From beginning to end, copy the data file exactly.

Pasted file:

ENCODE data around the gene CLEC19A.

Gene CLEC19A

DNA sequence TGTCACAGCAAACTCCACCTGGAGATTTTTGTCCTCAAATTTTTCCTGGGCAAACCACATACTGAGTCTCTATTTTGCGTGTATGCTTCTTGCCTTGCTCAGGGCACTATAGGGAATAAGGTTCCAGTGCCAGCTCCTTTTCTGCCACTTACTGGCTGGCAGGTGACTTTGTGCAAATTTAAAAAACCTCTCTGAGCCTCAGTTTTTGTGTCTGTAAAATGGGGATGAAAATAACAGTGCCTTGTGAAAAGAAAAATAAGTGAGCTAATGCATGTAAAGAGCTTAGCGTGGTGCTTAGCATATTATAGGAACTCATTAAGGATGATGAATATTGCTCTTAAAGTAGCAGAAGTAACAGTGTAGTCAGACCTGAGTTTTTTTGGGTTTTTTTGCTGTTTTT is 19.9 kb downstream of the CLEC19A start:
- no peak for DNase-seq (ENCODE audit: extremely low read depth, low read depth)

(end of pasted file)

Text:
ENCODE data around the gene CLEC19A.

Gene CLEC19A

DNA sequence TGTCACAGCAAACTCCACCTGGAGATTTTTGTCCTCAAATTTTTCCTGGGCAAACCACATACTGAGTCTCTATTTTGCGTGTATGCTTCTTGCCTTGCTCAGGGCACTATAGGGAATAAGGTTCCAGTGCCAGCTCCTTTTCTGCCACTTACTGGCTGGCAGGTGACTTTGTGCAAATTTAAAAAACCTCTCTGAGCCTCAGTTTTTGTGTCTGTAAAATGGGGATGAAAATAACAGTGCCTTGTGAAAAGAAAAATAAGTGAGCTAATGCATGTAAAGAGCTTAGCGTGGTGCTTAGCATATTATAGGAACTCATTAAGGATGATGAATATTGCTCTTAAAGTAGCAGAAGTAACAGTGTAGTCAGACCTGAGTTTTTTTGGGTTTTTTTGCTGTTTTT is 19.9 kb downstream of the CLEC19A start:
- no peak for DNase-seq (ENCODE audit: extremely low read depth, low read depth)